Course:MATH220/Archive/20102011/921
Faculty of Science Department of Mathematics 


Course Archive 20102011 MATH 220 / 921 Mathematical Proof 

Instructor:  Simon Rose 
Office:  AA122 
Class schedule:  Tue Thu 10:00 am  12:00 pm 
Classroom:  LSK 460 
Office hours:  MWF 10am11am 
Course pages  
Contents
Math 220 Introduction to Proof
What is a mathematical proof?
The goal of this course is to help answer this question in two ways; first, by teaching you to recognize what is a mathematical statement, and how to read a proof of one, and secondly, to teach you how to produce proofs yourself.
Schedule
This course meets Tuesdays and Thursdays, 10am12 noon, beginning on May 10th through to July 28th.
Topics that will be covered will range through logic, set theory, number theory and divisibility, induction, sequences of numbers, and infinite series.
Textbook, etc.
The official textbook for the course is Mathematical Proofs (2nd Edition) by Chartrand.
We will also be using clickers during this class. Please ensure that you have one.
Homework
The goal of this course is for you to learn how to write correct, concise, and clear proofs. An important part of being able to produce a good proof is to be able to identify a good proof. To that end, the rough format of the assignments will be as follows (with the possible exception of the first few weeks).
 Each week you will have one or two theorems to study and prove.
 These will be due in class on Thursdays, where they will go through a form of peer review: you will each have a chance to read one anothers proofs, and to provide commentary on style and correctness.
 Once that is finished, you will resubmit your edited proof to the grader.
 They will offer further feedback to ensure that the proof is both correct (from a logical standpoint) and clear (from a stylistic one), and you will be allowed one further chance to resubmit your proof to deal with the suggested changes.
The goal of this is to provide as much feedback as possible to help you learn how to prove mathematical statements, and to help teach you how to properly communicate mathematically.
There will also be other simpler questions week by week.
Exams
There will be two inclass midterm exams, on Tuesday June 7th, and Tuesday July 5th.
The final exam will be at 10am1pm in SWNG 222 on Thursday, July 28th.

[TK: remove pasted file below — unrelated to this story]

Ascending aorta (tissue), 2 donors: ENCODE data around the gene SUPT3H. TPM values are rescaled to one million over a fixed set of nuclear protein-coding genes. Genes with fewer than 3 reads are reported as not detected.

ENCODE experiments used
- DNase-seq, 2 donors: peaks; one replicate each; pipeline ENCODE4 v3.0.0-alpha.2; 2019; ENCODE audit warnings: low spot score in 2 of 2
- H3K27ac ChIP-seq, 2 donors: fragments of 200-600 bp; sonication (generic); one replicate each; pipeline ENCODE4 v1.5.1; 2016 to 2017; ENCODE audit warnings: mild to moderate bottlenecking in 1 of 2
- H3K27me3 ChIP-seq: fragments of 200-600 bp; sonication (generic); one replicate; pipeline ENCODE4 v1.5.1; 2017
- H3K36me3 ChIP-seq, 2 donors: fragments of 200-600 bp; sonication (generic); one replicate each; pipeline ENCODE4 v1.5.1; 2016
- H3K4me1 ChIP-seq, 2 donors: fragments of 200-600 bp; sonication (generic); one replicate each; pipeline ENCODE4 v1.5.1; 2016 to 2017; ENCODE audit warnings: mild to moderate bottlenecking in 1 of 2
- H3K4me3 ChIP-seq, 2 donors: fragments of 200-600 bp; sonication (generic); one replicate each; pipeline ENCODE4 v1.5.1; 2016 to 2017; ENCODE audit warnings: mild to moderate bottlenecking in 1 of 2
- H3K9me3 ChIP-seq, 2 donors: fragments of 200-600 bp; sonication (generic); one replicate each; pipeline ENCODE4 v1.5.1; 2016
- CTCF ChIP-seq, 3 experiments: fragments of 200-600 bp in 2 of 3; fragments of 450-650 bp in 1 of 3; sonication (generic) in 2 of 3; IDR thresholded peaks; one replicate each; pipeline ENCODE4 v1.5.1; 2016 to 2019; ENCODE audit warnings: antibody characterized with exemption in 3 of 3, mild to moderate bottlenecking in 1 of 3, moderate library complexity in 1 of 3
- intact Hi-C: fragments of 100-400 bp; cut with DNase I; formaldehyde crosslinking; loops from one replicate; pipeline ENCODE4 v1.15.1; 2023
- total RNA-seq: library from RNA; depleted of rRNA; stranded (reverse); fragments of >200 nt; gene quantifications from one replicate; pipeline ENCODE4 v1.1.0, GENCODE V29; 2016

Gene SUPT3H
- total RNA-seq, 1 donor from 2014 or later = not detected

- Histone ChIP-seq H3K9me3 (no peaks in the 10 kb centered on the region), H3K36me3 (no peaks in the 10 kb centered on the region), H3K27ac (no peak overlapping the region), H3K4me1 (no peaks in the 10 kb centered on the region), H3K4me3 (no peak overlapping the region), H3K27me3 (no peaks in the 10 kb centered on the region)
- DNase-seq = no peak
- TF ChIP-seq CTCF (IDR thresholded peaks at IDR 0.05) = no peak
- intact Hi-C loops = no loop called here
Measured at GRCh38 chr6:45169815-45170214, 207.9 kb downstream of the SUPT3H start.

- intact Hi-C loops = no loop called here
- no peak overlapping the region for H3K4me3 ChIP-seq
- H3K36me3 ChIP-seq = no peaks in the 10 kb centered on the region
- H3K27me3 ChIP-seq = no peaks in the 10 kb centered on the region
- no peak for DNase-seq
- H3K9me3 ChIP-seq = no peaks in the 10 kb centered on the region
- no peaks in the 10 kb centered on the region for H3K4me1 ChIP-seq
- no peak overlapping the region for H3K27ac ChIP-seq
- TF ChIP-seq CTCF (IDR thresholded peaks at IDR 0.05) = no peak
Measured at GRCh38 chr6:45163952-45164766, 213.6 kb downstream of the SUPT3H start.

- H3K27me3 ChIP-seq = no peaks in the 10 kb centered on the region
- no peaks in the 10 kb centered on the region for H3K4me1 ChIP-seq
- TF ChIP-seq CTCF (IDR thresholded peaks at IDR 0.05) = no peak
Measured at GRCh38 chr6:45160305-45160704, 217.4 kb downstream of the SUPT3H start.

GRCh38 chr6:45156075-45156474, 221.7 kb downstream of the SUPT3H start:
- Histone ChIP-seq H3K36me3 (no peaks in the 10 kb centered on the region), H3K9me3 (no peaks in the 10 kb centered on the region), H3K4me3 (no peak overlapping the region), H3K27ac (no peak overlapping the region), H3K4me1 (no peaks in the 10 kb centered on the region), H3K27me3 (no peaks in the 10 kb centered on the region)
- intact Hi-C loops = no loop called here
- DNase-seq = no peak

Solutions to the first midterm: File:Solutions1.pdf
Solutions to the second midterm: File:Mid2solns.pdf
Practice problems for the final exam are here: File:Problemsjul22.pdf
A list of convergence criteria: File:Conv.pdf
Grading Scheme
The final exam will be worth 40% of your grade.
Each midterm will be worth 20%.
The assignments will be worth collectively 20% of your grade.
20 + 20 + 20 + 40 = 100
Expectations
My expectations of you
The following are a list of expectations that I will have of you as students in this class.
 I expect that you attend and participate in (the right) class.
 I expect that you hand in timely, neat, and legible assignments. Do not hand in your first draft.
 I expect that if you are confused about something in class, that you contact me, or that you speak with your classmates.
 I expect that there is no laptop or cellphone use (including texting) in class.
 I expect that you try (no cry).
 I expect that you come to class prepared. If there is any assigned reading, I expect that it has been read, and not just skimmed over.
 I expect that you are familiar with the minimal prerequisites.
 I expect that you understand all of the work that you submit.
Your expectations of me
 You may expect that I will respond to your emails within 24 hours (excepting weekends).
 You may expect that I am available to provide help, advice, and support.
 You may expect that your homework is handed back within a week.
Wiki
Regular course updates will be posted on this wiki. As will be made clear in the class, you may also be expected to contribute to this wiki. Information for how to do that can be found here.